July 13, 2009
After more than a year of intense planning and development, University of the Pacific, Arthur A. Dugoni School of Dentistry has launched a new clinic information system called AxiUm. The new system integrates multiple functions and processes across a wide range of departments within the dental clinics, as well as the dental school as a whole.
The new system is part of a school initiative called the Future of the Clinic Information System (FOCIS) and was implemented by a dedicated team of faculty, staff and students. AxiUm is expected to improve and transform many aspects of how the dental school functions.
In addition to the clinic information system, the project delivered a computer terminal, keyboard, and mouse to every operatory in the school's dental clinics in San Francisco. Union City and Stockton clinics will come on board in September 2009. Students are now able to pull up the entire patient chart at chairside and enter all treatment information while the patient is present. The ability to easily pull up digital charts and radiographs will result in better supervision of care and more consistent processes across the school's various clinics.
On the back end, all information has been integrated into one secure system which is hosted in University of the Pacific's data center in Stockton.
The initiative will improve the school's processes in the areas of finance, patient services, charting, dispensary, inventory and lab services will also be improved. For example, the new system will facilitate the centralization of billing, insurance processing, collections and cashiering. For the school's burgeoning research initiatives, AxiUm will improve collaboration among faculty, students and other dental schools. Students and faculty will be able to search a large patient health history database and a large pharmaceutical formulary to identify trends.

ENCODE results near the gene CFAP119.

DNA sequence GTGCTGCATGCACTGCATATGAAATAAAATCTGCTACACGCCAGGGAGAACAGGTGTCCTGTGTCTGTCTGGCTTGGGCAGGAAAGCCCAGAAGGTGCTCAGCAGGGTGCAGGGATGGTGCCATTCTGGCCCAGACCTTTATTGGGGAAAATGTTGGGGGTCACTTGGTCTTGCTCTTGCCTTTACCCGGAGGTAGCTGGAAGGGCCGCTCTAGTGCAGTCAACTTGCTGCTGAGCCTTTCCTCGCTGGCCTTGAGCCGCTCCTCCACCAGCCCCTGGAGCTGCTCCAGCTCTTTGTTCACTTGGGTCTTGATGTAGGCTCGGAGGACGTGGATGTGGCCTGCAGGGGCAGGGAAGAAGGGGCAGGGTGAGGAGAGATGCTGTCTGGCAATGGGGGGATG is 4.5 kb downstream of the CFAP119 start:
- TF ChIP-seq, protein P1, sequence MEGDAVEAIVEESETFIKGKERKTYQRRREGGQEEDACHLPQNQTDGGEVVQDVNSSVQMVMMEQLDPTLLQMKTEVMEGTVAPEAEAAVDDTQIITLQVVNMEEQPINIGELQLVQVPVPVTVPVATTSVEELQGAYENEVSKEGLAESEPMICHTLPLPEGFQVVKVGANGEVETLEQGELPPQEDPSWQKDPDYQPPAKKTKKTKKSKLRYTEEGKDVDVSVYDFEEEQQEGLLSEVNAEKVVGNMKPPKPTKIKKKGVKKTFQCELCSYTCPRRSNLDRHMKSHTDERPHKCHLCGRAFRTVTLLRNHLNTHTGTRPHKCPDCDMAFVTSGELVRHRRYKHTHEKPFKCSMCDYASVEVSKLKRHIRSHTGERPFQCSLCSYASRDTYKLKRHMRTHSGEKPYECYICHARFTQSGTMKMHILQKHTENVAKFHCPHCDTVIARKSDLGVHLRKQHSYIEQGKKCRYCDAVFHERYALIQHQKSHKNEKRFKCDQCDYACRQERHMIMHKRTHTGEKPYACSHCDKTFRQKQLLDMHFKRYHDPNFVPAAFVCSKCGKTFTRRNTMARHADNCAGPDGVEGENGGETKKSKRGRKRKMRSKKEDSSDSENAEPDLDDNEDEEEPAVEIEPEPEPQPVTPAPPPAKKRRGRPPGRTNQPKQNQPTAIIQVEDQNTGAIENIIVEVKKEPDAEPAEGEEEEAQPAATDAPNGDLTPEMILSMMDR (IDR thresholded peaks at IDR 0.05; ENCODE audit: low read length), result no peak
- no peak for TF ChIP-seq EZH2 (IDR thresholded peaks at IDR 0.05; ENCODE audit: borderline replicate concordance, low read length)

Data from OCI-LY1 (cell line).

Prior to the collaboration, there were 14 different clinics with 14 different sets of business rules, noted Dr. Richard Fredekind, associate dean for clinical services at the Dugoni School of Dentistry. "Centralization will lead us to more consistent work processes and more consistent performance across clinics. Consistency creates easier understanding for students and patients."
While the patient experience will change as a result, the new system will also transform the educational experience for the dental students themselves.
"The biggest benefit I see is that students will be given feedback quicker than they are currently receiving it. This will enable students to identify problematic areas and make course corrections early on," explained James Michaud, a student in the DDS Class of 2010. Michaud added, "I think being paperless will be very beneficial to our school — it's the way everything is heading. It's also cheaper to manage electronic information (as opposed to paper charts and forms), places less burden on natural resources and will be an attractive attribute to future dental students."
Funding for the FOCIS project was provided by the Dean's Fund for Excellence. This annual fund gives the dental school added flexibility to fund school programs without using student tuition.
"This is an exciting step for our school's dental clinics and will benefit our entire community of patients, students and faculty," said Patrick J. Ferrillo, Jr., dean of the Dugoni School of Dentistry. "Medical and dental clinics across the country are exploring ways to implement electronic health records, so we're glad to be staying on the forefront of this important issue. The new system will also give our students up-to-date experience working within a paperless office and using new forms of medical records technology."
Category Type: General, University
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